ORIGINAL RESEARCH article

Front. Energy Res., 17 March 2021
Sec. Smart Grids
https://doi.org/10.3389/fenrg.2020.606019

Enhanced Dynamic Behaviour of Grid Connected Wind Farms in Load Participation and Frequency Regulation

  • 1Department of Electrical and Electronic Engineering, Kitami Institute of Technology, Kitami, Japan
  • 2Department of Electrical and Communication Engineering, National University of Science and Technology, Muscat, Oman
  • 3Department of Electrical and Electronic Engineering, Nisantasi University, Istanbul, Turkey
  • 4Department of Engineering, Germany University of Technology (GUtech), Muscat, Oman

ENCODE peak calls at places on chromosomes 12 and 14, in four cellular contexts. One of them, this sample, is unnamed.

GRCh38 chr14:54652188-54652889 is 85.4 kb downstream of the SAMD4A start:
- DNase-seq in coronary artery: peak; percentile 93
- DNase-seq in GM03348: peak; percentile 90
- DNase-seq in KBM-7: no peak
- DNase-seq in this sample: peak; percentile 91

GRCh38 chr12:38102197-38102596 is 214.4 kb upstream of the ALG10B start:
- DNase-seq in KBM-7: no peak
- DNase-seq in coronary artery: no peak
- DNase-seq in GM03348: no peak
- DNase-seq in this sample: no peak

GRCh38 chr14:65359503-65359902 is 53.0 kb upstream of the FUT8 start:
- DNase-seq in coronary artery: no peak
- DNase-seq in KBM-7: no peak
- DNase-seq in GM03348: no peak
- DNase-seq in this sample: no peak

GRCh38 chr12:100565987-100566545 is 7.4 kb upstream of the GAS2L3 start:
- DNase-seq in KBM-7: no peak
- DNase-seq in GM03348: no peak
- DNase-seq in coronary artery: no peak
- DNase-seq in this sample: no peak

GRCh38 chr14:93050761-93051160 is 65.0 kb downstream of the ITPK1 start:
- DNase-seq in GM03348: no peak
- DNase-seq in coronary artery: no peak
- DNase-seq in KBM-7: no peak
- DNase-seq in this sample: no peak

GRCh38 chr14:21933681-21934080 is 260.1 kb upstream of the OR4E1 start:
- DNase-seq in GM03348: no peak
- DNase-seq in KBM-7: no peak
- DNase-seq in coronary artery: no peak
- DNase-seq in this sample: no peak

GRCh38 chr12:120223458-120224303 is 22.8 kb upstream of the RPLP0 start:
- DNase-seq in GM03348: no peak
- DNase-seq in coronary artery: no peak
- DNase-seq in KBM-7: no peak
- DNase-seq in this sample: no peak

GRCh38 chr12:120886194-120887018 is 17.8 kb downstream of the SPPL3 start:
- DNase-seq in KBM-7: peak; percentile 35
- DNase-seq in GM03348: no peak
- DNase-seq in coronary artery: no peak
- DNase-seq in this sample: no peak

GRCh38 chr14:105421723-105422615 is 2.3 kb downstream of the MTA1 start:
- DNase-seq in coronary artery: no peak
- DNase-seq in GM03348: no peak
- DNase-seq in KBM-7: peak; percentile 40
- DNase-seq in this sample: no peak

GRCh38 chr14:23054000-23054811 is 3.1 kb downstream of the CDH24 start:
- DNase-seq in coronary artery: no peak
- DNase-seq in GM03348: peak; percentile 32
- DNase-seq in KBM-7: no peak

The control of grid frequency in power systems due to the penetration of wind turbines is vital to maintaining the stability of power grids, based on recent grid requirements. In this paper, the dynamic behaviour of a wind farm connected to an existing grid is presented. The existing grid is made up of steam turbines, while the wind farm is based on squirrel cage induction generators. An energy capacitor system is used to stabilize the wind farm during periods of wind speed change. Loads with various capacities were connected to the grid to test the robustness of the controllers of the energy capacitor system employed. Furthermore, the effect of varying the time constant of the in-built DC-DC chopper of the energy capacitor system was investigated, considering load participation in the grid. One of the targets of this paper is the stabilization of the grid frequency of the network, despite the load capacity and the nature of the wind speed in the wind farm. The system performance was evaluated using Power System Computer Design and Electromagnetic Transient Including DC (PSCAD/EMTDC). The same conditions of operation were used to investigate the various scenarios considered in this study, to ensure an effective comparison. The natural wind speed employed was the same for all the considered scenarios. The presented results show that small load capacity with a high value low pass filter time constant, provided better response for the grid frequency and the entire variables of the power network.